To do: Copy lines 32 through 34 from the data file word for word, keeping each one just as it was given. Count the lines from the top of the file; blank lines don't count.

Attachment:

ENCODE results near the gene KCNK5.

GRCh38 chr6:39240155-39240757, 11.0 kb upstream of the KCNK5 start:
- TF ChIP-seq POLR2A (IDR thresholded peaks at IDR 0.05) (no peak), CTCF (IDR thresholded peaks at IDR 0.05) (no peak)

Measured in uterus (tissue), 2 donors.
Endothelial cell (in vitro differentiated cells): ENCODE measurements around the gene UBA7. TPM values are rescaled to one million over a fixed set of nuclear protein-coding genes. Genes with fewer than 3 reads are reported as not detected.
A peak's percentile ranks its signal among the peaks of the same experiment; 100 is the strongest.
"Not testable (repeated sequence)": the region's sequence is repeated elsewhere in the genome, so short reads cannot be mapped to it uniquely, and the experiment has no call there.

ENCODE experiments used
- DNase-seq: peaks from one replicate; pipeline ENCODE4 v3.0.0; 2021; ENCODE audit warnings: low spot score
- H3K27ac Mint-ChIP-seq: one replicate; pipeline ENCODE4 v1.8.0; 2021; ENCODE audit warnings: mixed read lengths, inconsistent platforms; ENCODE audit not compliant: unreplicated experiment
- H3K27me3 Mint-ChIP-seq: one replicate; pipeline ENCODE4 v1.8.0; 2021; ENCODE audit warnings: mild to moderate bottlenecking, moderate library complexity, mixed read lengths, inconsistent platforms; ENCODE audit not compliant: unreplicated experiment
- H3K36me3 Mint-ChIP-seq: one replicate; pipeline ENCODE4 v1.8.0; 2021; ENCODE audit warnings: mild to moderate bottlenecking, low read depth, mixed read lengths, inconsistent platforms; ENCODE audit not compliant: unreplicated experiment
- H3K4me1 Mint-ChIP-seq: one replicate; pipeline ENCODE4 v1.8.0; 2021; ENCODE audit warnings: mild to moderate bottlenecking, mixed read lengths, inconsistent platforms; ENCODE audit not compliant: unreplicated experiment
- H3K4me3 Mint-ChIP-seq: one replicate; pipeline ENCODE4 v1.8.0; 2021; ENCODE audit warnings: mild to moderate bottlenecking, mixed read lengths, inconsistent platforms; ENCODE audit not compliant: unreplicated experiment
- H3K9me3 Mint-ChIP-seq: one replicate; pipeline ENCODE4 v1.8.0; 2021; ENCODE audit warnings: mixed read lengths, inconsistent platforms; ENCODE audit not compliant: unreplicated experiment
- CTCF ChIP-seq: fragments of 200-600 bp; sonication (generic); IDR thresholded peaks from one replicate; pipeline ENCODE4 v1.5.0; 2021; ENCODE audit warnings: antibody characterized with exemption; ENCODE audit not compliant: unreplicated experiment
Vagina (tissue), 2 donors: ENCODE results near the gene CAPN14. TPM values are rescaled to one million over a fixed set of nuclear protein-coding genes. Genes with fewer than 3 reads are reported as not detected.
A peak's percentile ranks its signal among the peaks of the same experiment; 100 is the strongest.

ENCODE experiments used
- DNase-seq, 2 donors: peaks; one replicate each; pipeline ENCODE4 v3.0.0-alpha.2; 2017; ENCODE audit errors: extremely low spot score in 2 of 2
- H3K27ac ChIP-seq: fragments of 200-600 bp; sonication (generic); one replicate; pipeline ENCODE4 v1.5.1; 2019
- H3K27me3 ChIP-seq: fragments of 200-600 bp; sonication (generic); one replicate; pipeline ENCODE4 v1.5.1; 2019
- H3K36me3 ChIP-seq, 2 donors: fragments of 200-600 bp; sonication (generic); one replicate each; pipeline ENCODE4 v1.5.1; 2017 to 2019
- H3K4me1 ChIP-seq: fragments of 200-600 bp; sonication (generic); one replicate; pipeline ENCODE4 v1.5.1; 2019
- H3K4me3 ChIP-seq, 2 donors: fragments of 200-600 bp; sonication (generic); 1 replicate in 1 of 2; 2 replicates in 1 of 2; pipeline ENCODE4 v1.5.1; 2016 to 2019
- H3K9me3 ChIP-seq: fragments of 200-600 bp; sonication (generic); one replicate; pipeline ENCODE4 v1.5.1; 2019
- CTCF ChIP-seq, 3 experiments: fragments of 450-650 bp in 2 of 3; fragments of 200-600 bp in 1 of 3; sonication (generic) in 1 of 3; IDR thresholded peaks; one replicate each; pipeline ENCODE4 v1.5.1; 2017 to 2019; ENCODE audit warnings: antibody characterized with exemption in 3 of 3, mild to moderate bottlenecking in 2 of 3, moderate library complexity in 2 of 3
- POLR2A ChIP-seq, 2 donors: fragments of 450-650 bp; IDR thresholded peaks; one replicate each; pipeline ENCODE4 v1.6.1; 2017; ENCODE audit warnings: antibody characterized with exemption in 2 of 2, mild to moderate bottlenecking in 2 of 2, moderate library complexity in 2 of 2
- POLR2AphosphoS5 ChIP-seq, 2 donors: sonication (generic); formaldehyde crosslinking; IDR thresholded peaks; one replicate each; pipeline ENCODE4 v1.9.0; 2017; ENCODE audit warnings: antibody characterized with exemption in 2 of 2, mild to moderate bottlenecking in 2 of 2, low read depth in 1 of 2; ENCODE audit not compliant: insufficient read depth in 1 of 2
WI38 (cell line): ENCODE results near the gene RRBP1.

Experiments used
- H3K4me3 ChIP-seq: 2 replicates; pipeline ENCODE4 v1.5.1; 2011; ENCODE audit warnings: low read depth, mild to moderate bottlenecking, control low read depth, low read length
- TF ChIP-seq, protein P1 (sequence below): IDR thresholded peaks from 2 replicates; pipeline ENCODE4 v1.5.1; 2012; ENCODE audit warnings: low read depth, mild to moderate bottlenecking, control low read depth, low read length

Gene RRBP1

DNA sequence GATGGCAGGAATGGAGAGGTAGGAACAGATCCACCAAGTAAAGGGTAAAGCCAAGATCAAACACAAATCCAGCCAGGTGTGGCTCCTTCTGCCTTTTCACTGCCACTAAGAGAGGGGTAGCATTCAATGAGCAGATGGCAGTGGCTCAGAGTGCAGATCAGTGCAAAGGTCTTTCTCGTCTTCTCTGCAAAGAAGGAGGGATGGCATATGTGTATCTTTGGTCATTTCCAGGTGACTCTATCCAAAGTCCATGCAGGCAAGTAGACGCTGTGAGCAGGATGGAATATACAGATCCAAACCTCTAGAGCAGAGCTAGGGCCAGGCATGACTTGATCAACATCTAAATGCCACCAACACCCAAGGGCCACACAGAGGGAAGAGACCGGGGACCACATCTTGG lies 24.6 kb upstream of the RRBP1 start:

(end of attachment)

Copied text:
- H3K4me3 ChIP-seq: 2 replicates; pipeline ENCODE4 v1.5.1; 2011; ENCODE audit warnings: low read depth, mild to moderate bottlenecking, control low read depth, low read length
- TF ChIP-seq, protein P1 (sequence below): IDR thresholded peaks from 2 replicates; pipeline ENCODE4 v1.5.1; 2012; ENCODE audit warnings: low read depth, mild to moderate bottlenecking, control low read depth, low read length

Gene RRBP1